Between the in-depth reporting and the easy-to-grasp infographics, the article provides the clear explanation that racial justice organizations working on telecom issues have been waiting for. News Editor Jamilah King lays out the "why" behind the often repeated stats about Black and Latino communities' disproportionate reliance on our cell phones to access the Internet. She also explains what motivates the competing forces facing off on net neutrality (oh, and what "net neutrality" even means), and how this policy fight has unfolded in the past four decades.

Read the rest at Loop21:

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December 07, 2011 / BY DANI MCCLAIN Public sector cuts hurt Black America

As we reported last week, Black unemployment was up in November despite news that joblessness overall is on the decline. A recent New York Times report offers some clues as to what's going on.

Long before public sector jobs were placed on the chopping block by Republican governors like Wisconsin's Scott Walker and Ohio's John Kasich, they were the path to the middle class for many African Americans. Long before Congressional Republicans decided that government jobs don't count as real work, they were how we bought homes and sent children to college. Now they're under attack. And by extension, so are Black families.

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December 05, 2011 / BY CAMPAIGN STAFF Remembering Troy Davis' sister

After a long battle with breast cancer, Martina Correia, sister of the late Troy Davis, passed away on December 1, 2011. Correia will be remembered for her tireless efforts to save her brother's life. ColorOfChange members organized against Davis' execution. Martina's work as a human rights advocate is an inspiration.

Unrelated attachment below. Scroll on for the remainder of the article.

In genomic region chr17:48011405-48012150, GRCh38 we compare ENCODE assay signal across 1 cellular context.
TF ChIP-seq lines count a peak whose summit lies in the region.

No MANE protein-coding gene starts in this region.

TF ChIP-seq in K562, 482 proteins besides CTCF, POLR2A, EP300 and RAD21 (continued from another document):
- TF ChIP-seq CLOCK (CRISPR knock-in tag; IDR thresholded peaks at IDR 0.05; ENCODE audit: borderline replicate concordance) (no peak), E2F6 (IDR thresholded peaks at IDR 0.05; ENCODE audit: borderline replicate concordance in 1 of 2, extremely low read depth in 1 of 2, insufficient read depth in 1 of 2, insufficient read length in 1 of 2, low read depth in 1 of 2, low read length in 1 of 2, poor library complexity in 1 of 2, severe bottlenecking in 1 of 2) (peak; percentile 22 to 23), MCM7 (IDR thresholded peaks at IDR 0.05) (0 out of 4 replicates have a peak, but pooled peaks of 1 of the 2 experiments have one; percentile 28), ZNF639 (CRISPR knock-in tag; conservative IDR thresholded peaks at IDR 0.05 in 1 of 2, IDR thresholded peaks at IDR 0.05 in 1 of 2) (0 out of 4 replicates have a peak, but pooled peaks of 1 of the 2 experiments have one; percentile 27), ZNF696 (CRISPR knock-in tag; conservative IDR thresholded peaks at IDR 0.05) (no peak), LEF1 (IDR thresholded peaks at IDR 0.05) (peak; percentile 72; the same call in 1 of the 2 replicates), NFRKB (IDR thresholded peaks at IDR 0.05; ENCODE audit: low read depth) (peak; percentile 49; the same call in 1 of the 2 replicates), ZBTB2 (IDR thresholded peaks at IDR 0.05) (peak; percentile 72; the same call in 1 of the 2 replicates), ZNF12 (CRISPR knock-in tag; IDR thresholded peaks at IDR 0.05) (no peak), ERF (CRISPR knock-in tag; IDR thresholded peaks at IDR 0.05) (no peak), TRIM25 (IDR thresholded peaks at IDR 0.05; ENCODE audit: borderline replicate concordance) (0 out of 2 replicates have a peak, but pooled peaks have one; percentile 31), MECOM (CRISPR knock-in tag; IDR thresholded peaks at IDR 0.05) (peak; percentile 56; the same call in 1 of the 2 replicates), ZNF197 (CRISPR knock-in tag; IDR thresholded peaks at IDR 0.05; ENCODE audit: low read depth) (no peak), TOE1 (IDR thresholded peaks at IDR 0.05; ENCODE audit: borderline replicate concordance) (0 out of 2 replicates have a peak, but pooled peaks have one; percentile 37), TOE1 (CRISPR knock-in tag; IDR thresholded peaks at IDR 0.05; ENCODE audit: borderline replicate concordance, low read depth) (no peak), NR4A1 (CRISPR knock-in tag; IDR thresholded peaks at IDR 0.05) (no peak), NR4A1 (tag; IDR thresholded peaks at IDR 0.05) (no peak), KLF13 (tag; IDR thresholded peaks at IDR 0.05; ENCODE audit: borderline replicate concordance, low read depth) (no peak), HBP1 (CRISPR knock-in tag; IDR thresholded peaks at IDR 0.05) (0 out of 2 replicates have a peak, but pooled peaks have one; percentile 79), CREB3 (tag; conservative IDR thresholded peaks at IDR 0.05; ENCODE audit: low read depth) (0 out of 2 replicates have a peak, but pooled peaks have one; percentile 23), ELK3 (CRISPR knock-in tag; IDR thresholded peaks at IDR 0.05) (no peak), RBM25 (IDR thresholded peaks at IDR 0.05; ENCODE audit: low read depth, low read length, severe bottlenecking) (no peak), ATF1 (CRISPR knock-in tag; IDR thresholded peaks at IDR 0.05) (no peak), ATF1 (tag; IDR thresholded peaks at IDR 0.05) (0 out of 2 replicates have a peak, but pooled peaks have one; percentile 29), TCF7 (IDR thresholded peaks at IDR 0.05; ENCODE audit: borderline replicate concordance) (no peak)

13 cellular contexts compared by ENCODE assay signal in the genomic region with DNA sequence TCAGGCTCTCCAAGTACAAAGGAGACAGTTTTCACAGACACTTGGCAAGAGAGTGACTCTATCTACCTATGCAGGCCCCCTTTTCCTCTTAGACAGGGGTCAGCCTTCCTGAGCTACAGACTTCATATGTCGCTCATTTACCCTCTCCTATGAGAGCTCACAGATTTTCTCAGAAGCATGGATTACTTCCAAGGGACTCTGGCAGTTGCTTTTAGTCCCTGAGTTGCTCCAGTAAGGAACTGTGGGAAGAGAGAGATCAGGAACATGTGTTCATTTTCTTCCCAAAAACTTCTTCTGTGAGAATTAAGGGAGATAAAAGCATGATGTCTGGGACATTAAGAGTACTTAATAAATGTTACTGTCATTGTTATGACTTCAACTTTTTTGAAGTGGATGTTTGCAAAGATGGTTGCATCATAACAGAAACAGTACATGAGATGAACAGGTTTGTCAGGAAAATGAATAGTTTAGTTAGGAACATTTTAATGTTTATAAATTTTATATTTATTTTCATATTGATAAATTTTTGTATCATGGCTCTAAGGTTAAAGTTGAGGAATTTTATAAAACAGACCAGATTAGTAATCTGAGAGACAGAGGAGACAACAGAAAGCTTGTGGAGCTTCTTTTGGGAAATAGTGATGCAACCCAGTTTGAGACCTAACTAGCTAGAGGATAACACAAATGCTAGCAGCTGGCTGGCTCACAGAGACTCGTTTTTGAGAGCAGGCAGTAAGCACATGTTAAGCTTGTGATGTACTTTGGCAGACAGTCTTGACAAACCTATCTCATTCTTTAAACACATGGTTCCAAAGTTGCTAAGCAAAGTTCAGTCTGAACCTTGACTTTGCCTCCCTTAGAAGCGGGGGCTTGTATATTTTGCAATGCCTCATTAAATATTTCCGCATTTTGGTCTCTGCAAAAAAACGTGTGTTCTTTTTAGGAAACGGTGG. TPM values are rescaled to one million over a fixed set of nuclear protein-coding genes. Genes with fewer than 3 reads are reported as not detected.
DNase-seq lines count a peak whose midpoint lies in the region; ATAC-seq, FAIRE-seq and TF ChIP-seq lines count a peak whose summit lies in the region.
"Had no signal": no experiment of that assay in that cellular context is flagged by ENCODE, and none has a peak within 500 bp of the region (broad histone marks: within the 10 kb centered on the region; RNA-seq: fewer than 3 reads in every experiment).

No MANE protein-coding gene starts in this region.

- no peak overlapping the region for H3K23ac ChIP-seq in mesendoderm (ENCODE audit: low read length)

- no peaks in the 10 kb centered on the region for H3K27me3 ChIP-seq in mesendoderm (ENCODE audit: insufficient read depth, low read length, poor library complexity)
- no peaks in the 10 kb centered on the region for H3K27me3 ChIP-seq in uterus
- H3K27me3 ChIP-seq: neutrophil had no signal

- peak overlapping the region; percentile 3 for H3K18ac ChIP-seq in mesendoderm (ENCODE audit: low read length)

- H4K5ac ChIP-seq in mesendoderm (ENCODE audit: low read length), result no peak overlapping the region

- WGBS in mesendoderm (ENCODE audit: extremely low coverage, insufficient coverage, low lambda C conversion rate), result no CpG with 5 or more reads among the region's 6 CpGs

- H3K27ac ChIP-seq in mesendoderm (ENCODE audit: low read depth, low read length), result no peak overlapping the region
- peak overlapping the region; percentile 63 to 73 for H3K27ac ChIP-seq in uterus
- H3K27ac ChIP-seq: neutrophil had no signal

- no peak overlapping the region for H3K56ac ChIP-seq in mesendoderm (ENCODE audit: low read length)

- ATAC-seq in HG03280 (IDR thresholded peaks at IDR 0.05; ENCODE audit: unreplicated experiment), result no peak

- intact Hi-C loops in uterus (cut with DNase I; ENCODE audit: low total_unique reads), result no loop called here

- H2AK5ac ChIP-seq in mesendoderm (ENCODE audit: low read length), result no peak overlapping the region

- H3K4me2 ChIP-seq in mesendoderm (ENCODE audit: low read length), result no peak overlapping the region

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TAGS: Troy Davis
December 02, 2011 / BY CAMPAIGN STAFF Proposed AT&T / T-Mobile merger continues to fall apart

The AT&T and T-Mobile deal just hit another major roadblock. First, the Department of Justice let the telecom giants know that it would stand with consumers against the monopoly move and reject the deal. And now the Federal Communications Commission (FCC) has weighed in with a withering report that indicates they also understand what's at risk.


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December 02, 2011 / BY MATT NELSON Black unemployment increased in November

In what's been called hopeful economic news, the nation’s unemployment rate dropped to 8.6% in November. While the new unemployment figures may make for good headlines, they ring hollow to the 14 million people currently out of work. Black Americans are hit nearly twice as hard as the rest of the nation.

According to the UC Berkeley Labor Center, 15.5% of Black people were unemployed last month. This was a slight increase from October, when unemployment in the Black community stood at 15.1%. The unemployment rate in November was 7.6% among Whites and 11.4% among Latinos. The unemployment rate for African-American teenagers hovers around a staggering 40%.

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December 01, 2011 / BY CAMPAIGN STAFF Oregon says no to the death penalty

Last week Oregon Gov. John Kitzhaber announced that no more executions would occur during his time in office. The announcement came after he halted an execution that was set to take place this month. In the wake of the devastating execution of Troy Davis in Georgia and at a time when many elected officials are reexamining their stance on the death penalty, is public opinion shifting?